United States District Court, Northern District of Illinois
September 18, 2003
PINPOINT, INC., PLAINTIFF,
AMAZON.COM, ET AL., DEFENDANTS
The opinion of the court was delivered by: Suzanne Conlon, District Judge
MEMORANDUM OPINION AND ORDER
Pinpoint Incorporated ("Pinpoint") sues Amazon.com, Inc. ("Amazon") and Babiesrus.com, LLC, Borders Group, Inc., Borders, Inc., BeMusic, Inc. (incorrectly identified as CDnow, Inc.), Egghead.com, Inc., Target Corporation, Toys "R" Us, Inc., Toysrus.com, Inc., Virgin Group Ltd. and Walden Book Company, Inc. (incorrectly identified as Walden Books, Inc.)(collectively, "co-defendants") for patent infringement pursuant to 35 U.S.C. § 271 etseq. Amazon counterclaims for a declaration of non-infringement and invalidity. Without citing a procedural basis for its motion, Amazon moves to sever and stay this action against its co-defendants. Once the action is severed, Amazon, a Delaware corporation with its principal place of business in Seattle, Washington, contends transfer of its case to the Western District of Washington pursuant to 28 U.S.C. § 14O4(a) (" § 14O4(a)") is appropriate.
I. Motion to Sever and Stay
Fed.R.Civ.P. 20(a) provides in relevant part: [ Page 2]
All persons . . . may be joined in one action
as defendants if there is asserted against them,
jointly, severally, or in the alternative, any
right to relief in respect of or arising out of the
same transaction, occurrence, or series of
transactions or occurrences and if any question of
law or fact common to all defendants will arise in
Under Fed.R.Civ.P. 21, the court may sever any claim against a misjoined party. According to Amazon, Pinpoint's claims against its co-defendants should be severed and stayed because the co-defendants are only peripherally involved in this litigation as Amazon customers.
Although the complaint alleges that the co-defendants are Amazon customers, Pinpoint's complaint can be read to include the co-defendants' independent use of the personalization technology at issue. Specifically, Pinpoint alleges each co-defendant "makes, uses, offers to sell, and/or sells personalization technology." Compl. at ¶¶ 29, 31, 33, 35, 37, 39, 41, 43, 45. In addition, Pinpoint claims its pre-suit investigation revealed that defendant CDnow, Inc. began using personalization technology prior to its affiliation with Amazon. Affidavit of Daniel Henderson at ¶ 7. Amazon does not offer any evidence to the contrary. Nor does Amazon offer evidence that the indemnification agreements with its co-defendants cover independent infringement. Indeed, not one of the co-defendants joins in Amazon's motion, despite representation by the same counsel. Absent evidence that its co-defendants have not used the purportedly infringing technology outside of Amazon, Amazon's motion to sever and stay must be denied.
II. Motion to Transfer
Even if the co-defendants have not independently used the purportedly infringing technology, transfer to the Western District of Washington is inappropriate. To prevail on a motion to transfer under § 14O4(a), the movant must demonstrate: (1) venue is proper in both the transferor and transferee court; (2) transfer is for the convenience of the parties and witnesses; and (3) transfer is [ Page 3]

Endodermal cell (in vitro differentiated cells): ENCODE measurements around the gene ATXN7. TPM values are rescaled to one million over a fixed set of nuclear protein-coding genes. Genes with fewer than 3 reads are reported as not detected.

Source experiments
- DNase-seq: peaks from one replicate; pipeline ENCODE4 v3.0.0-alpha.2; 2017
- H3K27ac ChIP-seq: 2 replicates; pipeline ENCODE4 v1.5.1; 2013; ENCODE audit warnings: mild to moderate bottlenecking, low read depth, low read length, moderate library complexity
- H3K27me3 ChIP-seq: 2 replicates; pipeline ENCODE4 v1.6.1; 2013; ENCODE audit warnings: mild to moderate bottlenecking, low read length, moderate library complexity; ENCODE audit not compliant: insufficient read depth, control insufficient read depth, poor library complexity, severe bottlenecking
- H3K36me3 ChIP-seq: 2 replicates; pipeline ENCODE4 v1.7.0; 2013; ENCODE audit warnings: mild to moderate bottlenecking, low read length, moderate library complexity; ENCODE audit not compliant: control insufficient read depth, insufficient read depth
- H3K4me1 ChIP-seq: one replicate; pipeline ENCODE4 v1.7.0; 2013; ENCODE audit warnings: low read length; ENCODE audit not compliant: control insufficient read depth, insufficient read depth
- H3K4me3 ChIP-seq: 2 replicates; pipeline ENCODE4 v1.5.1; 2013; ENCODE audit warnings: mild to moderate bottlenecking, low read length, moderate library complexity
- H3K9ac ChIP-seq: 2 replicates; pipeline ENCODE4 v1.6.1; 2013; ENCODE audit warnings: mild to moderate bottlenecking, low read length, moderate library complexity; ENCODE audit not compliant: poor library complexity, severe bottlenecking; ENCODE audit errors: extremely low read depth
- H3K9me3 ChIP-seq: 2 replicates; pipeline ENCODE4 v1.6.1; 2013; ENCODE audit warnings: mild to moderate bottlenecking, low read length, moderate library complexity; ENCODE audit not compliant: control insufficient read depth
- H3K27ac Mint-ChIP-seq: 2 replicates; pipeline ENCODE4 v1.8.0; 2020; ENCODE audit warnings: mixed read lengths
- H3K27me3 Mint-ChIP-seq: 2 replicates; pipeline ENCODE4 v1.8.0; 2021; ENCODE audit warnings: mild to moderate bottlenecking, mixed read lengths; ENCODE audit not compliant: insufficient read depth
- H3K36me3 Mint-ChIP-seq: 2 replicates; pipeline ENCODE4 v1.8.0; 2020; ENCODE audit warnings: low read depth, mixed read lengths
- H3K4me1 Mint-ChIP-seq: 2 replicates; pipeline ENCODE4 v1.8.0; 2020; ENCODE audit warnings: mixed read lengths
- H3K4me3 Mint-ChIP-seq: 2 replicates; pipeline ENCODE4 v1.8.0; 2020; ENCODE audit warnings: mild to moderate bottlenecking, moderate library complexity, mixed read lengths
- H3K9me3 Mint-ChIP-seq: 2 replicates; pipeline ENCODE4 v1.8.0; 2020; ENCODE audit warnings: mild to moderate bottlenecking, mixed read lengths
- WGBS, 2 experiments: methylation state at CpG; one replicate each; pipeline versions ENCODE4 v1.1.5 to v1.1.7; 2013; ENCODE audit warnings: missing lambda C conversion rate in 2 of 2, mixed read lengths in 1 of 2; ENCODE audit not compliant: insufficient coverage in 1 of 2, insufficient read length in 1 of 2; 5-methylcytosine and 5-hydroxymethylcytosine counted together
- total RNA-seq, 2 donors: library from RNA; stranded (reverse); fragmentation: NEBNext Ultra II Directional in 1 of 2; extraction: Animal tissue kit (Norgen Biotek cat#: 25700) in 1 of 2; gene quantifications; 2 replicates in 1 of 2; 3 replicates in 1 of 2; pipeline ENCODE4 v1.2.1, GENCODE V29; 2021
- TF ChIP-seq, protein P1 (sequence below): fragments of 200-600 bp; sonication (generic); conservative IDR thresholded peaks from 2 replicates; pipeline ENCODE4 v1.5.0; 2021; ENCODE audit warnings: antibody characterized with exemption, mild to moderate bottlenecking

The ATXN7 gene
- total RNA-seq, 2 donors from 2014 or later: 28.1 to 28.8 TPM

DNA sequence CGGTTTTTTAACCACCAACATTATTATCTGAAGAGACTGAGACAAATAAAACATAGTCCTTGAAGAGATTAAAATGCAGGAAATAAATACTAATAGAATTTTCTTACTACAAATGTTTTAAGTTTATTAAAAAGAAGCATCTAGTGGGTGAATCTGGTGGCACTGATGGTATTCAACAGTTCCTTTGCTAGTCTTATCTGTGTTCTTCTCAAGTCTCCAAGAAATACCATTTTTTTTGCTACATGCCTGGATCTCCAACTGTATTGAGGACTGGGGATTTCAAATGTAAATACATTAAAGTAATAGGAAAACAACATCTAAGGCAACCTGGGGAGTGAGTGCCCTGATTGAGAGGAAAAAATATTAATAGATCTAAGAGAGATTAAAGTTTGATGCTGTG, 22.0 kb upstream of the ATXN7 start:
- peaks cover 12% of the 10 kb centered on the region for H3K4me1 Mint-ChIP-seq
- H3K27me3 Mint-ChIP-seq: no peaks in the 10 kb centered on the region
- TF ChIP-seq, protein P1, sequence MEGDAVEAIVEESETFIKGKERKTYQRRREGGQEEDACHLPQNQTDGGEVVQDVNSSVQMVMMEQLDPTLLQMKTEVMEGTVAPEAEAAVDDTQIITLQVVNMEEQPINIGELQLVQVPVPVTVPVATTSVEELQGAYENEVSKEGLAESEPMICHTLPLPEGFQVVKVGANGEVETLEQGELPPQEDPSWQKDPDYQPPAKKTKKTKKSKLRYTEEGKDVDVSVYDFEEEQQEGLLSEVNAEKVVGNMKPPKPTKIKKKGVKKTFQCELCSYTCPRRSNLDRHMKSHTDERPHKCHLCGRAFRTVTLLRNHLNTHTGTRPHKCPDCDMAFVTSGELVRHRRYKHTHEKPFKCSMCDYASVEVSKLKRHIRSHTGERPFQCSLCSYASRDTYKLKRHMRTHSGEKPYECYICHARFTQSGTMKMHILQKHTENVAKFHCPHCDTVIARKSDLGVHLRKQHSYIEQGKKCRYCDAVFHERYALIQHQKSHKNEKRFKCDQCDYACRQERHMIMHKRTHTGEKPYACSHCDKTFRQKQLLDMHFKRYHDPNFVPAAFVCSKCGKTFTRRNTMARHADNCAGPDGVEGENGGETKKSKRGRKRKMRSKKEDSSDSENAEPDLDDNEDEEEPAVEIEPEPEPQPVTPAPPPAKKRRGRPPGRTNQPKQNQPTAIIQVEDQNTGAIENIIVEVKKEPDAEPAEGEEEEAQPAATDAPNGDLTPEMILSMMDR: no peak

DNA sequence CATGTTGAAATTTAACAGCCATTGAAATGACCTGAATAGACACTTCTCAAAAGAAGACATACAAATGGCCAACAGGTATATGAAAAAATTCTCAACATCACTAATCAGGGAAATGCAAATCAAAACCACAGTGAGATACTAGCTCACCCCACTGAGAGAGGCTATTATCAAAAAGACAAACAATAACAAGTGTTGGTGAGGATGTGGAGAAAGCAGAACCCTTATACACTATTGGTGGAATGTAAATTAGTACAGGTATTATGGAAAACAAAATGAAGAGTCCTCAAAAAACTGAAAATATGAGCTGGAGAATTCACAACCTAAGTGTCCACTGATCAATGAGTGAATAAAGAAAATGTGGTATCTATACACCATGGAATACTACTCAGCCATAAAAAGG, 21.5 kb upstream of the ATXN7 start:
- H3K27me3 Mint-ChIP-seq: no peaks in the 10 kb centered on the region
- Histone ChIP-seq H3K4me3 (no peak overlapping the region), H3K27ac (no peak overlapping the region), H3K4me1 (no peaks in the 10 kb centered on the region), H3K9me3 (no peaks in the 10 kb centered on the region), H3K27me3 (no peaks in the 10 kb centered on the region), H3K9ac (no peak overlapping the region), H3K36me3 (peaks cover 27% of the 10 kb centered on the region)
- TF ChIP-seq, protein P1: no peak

in the interests of justice. Pasulka v. Sykes, 131 F. Supp.2d 988, 994 (N.D. III. 2001), quoting TruServ Corp. v. Neff, 6 F. Supp.2d 790, 793 (N.D. III. 1998). The parties agree that venue is proper both in this court and the Western District of Washington. Therefore, Amazon's motion turns on whether transfer would be for the convenience of the parties and witnesses, and is in the interests of justice.
A. Convenience of the Parties
In determining the convenience of the parties and witnesses, the court considers: (1) the plaintiff's choice of forum; (2) the site of material events; (3) the availability of evidence in each forum; and (4) the convenience to the witnesses and parties of litigating in the respective forums. Confederation Des Brasseries de Belgique v. Coors Brewing Co., No. 99 C 7526, 2000 WL 88847, at *3 (N.D. III. Jan. 20, 2000). Amazon, as the moving party, bears the burden of showing that the Western District of Washington is clearly more convenient than the Northern District of Illinois. Source Services Corp. v. Technisource, Inc., No. 95 C 1420, 1995 WL 493499, at *2 (N.D. III Aug. 9, 1995). Venue should be transferred only if there is a clear balance of inconvenience in the transferor district over the transferee district. Tsaparikos v. Ford Motor Co., No. 02 C 6899, 2002 WL 31844949 (N.D. III Dec. 18, 2002).
A plaintiff's choice of forum is generally given substantial weight under § 14O4(a). Vandeveld v. Christoph, 877 F. Supp. 1160, 1167 (N.D. III. 1995). However, where the plaintiff's choice is not its resident forum, the chosen forum is entitled to less deference. Bryant v. ITT Corp., 48 F. Supp.2d 829, 832 (N.D. III. 1999). The Northern District of Illinois is not Pinpoint's resident forum. Therefore, its choice of forum is not given great deference and is only one of many factors the court considers. Plotkin v. IP Axess, Inc., 168 F. Supp.2d 899, 902 (N.D. III. 2001). [ Page 4]